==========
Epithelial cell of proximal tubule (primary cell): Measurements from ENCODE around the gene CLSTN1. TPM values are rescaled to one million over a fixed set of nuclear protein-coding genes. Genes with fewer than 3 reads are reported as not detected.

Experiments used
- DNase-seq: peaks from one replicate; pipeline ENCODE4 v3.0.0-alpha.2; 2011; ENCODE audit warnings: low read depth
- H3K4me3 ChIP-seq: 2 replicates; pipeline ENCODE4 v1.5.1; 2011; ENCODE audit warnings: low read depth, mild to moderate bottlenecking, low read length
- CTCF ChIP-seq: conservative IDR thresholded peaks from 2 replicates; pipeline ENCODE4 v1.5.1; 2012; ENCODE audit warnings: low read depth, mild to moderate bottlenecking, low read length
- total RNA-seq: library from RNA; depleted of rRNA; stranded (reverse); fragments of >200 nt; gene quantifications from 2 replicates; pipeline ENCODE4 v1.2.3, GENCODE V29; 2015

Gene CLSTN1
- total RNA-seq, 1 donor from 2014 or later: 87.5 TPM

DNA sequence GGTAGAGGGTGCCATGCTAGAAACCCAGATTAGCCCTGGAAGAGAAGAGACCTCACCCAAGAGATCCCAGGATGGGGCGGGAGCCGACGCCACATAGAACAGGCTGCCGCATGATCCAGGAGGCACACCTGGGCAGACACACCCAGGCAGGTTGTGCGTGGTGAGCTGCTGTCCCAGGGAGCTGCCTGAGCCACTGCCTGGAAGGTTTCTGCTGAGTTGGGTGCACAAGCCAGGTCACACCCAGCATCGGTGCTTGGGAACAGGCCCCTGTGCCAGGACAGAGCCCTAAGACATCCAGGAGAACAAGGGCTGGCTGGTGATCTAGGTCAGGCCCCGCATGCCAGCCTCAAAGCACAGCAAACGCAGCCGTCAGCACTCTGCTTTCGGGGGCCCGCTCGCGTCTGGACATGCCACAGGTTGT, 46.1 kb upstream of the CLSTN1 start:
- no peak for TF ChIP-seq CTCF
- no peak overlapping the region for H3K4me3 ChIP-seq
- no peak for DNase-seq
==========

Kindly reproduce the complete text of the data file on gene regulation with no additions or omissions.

Epithelial cell of proximal tubule (primary cell): Measurements from ENCODE around the gene CLSTN1. TPM values are rescaled to one million over a fixed set of nuclear protein-coding genes. Genes with fewer than 3 reads are reported as not detected.

Experiments used
- DNase-seq: peaks from one replicate; pipeline ENCODE4 v3.0.0-alpha.2; 2011; ENCODE audit warnings: low read depth
- H3K4me3 ChIP-seq: 2 replicates; pipeline ENCODE4 v1.5.1; 2011; ENCODE audit warnings: low read depth, mild to moderate bottlenecking, low read length
- CTCF ChIP-seq: conservative IDR thresholded peaks from 2 replicates; pipeline ENCODE4 v1.5.1; 2012; ENCODE audit warnings: low read depth, mild to moderate bottlenecking, low read length
- total RNA-seq: library from RNA; depleted of rRNA; stranded (reverse); fragments of >200 nt; gene quantifications from 2 replicates; pipeline ENCODE4 v1.2.3, GENCODE V29; 2015

Gene CLSTN1
- total RNA-seq, 1 donor from 2014 or later: 87.5 TPM

DNA sequence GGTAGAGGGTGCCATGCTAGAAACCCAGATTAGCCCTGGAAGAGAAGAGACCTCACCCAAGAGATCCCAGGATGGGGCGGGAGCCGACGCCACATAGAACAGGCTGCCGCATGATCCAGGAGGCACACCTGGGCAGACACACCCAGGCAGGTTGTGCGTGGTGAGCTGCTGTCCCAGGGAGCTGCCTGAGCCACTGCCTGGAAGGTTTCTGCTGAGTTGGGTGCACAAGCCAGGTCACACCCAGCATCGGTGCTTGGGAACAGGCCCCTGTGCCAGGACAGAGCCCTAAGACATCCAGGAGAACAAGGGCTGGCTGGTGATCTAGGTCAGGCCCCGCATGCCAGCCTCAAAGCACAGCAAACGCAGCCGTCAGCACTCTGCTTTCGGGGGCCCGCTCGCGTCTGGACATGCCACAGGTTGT, 46.1 kb upstream of the CLSTN1 start:
- no peak for TF ChIP-seq CTCF
- no peak overlapping the region for H3K4me3 ChIP-seq
- no peak for DNase-seq